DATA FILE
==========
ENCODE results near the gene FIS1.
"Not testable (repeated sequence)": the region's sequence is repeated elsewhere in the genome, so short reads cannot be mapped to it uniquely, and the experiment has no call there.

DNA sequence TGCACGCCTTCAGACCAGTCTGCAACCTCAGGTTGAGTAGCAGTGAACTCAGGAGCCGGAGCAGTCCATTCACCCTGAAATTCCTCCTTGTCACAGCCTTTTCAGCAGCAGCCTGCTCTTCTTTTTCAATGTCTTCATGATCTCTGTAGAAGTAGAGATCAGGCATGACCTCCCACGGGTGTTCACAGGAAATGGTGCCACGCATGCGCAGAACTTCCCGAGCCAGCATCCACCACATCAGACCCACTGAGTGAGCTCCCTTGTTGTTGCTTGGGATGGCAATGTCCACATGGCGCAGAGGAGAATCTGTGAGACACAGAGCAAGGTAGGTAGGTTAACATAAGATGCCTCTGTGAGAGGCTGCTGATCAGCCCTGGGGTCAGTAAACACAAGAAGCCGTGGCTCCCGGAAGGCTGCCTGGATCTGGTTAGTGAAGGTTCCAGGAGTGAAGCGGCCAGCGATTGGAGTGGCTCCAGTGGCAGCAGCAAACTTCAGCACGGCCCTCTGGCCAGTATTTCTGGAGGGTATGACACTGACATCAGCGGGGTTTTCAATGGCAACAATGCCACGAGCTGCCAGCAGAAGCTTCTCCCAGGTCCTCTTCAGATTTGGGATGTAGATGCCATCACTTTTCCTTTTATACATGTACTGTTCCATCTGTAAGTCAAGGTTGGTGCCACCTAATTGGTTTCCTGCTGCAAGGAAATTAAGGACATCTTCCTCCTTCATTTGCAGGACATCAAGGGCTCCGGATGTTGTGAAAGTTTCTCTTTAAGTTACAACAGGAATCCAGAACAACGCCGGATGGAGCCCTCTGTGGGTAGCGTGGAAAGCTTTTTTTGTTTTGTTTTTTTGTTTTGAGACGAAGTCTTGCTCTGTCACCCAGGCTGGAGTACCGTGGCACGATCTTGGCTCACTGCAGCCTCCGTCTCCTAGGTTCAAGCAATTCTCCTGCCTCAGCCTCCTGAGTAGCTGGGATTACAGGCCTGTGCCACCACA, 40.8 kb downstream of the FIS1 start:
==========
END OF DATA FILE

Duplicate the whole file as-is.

ENCODE results near the gene FIS1.
"Not testable (repeated sequence)": the region's sequence is repeated elsewhere in the genome, so short reads cannot be mapped to it uniquely, and the experiment has no call there.

DNA sequence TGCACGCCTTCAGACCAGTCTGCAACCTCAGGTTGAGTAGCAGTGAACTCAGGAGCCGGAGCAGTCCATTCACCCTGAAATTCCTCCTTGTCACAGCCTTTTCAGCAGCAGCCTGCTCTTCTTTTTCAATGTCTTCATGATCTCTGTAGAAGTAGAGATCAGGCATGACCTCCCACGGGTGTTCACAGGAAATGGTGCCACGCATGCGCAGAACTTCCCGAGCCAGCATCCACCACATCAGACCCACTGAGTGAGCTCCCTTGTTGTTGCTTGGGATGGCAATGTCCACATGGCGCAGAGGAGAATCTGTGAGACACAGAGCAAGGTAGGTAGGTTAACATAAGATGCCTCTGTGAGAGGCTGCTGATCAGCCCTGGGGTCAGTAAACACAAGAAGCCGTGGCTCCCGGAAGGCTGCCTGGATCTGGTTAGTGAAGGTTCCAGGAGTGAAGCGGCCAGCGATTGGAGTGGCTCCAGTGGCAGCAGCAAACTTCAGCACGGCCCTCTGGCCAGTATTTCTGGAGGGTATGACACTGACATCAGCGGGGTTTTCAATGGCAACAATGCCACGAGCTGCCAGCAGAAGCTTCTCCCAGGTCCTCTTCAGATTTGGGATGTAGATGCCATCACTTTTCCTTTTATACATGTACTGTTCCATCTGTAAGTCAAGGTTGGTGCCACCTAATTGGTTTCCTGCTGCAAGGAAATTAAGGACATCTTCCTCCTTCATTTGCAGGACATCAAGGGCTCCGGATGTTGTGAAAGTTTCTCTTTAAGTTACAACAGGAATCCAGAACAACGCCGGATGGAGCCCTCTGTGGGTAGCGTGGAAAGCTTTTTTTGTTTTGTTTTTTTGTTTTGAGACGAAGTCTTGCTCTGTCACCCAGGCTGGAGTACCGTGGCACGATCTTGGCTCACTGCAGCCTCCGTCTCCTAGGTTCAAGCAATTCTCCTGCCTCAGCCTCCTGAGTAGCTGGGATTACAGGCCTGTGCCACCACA, 40.8 kb downstream of the FIS1 start: